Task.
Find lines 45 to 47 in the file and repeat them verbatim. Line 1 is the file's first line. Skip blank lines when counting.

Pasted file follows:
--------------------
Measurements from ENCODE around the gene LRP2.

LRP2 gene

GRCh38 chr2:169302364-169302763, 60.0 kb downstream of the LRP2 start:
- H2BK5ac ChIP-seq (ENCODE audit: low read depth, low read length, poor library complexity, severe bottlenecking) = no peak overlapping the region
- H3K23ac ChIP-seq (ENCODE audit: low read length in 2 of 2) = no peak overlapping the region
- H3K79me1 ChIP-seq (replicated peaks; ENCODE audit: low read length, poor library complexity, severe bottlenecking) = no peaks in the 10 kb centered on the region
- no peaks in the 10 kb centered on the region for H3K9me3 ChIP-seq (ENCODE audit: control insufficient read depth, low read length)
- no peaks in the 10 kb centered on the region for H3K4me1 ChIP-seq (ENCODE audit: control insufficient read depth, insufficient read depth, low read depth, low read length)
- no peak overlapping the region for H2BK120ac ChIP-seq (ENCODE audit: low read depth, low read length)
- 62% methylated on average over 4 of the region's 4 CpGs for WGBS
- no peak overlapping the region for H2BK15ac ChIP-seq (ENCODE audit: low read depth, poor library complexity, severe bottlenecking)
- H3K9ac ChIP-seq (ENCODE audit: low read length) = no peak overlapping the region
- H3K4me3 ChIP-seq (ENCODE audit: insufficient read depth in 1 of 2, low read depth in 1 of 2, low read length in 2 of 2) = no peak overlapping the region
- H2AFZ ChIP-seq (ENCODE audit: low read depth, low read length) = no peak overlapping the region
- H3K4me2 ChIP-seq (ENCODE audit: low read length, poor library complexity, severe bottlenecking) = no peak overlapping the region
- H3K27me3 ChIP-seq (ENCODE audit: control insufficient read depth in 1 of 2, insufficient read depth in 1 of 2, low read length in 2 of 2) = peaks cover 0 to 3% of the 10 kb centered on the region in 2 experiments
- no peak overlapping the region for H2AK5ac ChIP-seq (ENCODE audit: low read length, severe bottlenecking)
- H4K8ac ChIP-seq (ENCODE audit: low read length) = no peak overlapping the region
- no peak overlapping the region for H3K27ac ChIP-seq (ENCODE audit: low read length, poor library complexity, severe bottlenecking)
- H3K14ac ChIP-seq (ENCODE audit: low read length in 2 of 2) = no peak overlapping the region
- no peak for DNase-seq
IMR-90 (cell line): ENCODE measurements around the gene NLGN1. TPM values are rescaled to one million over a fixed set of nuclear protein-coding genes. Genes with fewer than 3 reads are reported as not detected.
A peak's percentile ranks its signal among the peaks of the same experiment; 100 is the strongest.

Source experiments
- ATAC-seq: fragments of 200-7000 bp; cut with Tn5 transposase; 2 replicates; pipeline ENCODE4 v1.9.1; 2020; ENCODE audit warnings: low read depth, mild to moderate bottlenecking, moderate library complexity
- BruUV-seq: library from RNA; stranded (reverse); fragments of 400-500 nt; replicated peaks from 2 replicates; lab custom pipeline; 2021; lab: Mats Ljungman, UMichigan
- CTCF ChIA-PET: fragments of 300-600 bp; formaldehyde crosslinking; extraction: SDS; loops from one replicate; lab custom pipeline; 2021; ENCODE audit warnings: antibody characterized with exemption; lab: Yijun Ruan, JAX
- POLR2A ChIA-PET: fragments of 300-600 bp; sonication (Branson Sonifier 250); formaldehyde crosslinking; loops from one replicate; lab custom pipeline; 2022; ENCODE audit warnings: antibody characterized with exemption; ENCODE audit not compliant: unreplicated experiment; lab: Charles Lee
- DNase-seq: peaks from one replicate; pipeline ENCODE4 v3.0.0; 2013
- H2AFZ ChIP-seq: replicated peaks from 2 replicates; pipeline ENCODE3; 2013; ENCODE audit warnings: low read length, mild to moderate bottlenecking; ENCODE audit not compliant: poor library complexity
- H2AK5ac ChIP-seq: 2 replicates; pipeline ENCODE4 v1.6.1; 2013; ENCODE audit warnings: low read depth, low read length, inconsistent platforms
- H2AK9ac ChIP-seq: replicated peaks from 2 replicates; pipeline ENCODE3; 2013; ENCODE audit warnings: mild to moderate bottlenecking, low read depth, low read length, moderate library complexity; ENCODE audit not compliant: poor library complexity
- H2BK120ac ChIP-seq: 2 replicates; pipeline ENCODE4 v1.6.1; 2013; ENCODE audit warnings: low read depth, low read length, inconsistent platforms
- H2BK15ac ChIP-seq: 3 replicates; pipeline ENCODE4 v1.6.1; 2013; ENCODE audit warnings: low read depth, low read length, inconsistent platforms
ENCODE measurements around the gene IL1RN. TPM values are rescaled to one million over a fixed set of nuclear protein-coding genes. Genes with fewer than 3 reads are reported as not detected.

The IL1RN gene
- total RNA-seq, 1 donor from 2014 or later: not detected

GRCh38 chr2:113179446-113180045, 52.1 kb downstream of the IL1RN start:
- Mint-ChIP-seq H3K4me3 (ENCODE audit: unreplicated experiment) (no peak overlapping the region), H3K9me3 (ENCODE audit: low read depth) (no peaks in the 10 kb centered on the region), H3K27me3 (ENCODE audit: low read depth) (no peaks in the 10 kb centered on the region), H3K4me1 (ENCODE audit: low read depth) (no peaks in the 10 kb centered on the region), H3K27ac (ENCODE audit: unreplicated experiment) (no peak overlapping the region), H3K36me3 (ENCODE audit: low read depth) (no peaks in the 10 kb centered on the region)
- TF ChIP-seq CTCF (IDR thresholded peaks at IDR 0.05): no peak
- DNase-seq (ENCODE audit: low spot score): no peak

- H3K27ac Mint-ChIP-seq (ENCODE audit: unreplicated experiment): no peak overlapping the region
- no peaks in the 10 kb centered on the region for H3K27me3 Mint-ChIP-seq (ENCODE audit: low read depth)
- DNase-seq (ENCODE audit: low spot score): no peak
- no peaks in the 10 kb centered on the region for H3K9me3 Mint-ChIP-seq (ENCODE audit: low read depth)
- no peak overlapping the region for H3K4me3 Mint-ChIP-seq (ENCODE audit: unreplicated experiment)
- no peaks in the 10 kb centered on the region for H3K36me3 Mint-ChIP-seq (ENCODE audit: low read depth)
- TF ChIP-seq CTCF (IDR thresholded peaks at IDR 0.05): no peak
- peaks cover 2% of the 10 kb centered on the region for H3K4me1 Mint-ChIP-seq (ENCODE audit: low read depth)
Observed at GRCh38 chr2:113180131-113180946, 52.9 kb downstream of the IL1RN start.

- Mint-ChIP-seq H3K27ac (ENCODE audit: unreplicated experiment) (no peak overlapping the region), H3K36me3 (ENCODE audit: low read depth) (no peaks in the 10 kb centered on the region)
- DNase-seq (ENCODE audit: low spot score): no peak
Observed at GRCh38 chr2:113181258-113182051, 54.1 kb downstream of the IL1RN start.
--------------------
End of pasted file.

- no peaks in the 10 kb centered on the region for H3K9me3 Mint-ChIP-seq (ENCODE audit: low read depth)
- no peak overlapping the region for H3K4me3 Mint-ChIP-seq (ENCODE audit: unreplicated experiment)
- no peaks in the 10 kb centered on the region for H3K36me3 Mint-ChIP-seq (ENCODE audit: low read depth)